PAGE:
Shifting Positions to the Media Discourse on Terrorism: Critical Points in Audience Members' Meaning-making Experiences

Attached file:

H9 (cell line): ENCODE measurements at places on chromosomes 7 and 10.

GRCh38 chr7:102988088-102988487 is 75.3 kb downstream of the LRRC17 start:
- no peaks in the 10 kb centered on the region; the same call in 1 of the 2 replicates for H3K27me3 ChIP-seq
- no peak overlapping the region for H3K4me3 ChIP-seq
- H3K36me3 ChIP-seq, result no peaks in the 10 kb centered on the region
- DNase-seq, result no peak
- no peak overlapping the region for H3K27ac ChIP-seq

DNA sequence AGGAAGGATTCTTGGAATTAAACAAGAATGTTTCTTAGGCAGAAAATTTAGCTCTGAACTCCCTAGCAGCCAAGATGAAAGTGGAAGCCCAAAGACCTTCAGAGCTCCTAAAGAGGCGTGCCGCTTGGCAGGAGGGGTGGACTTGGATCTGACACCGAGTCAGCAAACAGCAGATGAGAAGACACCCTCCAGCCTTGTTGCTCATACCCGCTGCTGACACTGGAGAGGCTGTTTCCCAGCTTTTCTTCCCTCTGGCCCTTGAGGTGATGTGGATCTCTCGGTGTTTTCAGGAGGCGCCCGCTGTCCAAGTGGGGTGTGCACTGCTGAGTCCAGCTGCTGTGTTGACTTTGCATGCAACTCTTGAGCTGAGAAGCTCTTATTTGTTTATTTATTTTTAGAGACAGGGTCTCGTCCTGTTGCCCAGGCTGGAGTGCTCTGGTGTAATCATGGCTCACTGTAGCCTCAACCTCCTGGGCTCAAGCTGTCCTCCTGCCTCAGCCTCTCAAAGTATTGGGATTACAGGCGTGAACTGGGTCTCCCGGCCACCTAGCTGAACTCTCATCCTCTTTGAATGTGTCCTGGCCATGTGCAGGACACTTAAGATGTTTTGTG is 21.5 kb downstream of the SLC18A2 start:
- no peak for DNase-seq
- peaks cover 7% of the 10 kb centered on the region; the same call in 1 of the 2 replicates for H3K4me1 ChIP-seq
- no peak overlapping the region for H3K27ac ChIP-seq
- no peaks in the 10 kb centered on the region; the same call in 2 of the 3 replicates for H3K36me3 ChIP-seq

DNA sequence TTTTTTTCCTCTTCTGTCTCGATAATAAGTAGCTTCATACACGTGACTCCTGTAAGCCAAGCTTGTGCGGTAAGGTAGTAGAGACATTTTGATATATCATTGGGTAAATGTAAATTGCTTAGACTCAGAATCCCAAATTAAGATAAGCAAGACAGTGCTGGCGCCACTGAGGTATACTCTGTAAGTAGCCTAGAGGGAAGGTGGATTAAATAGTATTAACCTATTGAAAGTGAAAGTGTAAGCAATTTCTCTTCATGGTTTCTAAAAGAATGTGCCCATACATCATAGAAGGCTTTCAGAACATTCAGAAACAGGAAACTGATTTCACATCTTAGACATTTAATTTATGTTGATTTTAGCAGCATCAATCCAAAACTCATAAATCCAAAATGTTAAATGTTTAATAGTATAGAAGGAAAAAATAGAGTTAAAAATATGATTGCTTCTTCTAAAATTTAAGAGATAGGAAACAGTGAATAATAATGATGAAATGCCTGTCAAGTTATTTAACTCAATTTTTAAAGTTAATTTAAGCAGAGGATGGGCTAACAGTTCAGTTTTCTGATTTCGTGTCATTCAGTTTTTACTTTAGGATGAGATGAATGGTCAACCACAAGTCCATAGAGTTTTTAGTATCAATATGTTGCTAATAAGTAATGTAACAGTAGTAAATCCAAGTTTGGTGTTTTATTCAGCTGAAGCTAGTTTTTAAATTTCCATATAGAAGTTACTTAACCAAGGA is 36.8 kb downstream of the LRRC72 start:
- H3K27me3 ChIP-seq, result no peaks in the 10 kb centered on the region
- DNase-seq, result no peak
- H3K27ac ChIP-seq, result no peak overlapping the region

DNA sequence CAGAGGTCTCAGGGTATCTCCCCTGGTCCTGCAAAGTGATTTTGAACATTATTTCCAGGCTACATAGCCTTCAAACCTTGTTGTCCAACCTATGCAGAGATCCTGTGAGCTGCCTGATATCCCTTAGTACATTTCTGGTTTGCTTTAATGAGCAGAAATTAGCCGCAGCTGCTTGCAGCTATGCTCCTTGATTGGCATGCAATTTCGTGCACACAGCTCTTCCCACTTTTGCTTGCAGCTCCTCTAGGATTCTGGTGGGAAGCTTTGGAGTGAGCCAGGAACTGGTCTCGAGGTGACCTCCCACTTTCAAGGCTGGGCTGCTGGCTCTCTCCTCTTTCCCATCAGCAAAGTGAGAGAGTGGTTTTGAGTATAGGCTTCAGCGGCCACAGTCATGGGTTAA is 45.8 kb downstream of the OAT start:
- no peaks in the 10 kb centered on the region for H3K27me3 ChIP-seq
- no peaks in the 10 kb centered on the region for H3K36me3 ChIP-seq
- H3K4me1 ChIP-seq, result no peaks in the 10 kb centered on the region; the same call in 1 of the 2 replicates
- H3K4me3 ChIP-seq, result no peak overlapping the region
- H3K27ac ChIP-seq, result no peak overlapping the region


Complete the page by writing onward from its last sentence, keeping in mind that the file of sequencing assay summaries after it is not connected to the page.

In his essay on encoding/decoding, Hall (1980) acknowledges that events in the broader socio-political context influence the way audiences position themselves in relation to the dominant hegemonic discourse. This article reports on an investigation into how Australian audience members continuously reviewed and shifted their positions to media texts that contributed to an over-arching evolving and changing discourse of terrorism in the Australian popular media. The findings of the study illuminate critical points in meaning-making in relation to the evolving discourse on terrorism. These critical points are not single moments, but rather a series of determinate moments where messages are decoded, subsumed into the range of cultural codes and discourses available to the audience, which are then implicated in the decoding of other messages, and then also subsumed into the cultural codes of the audience.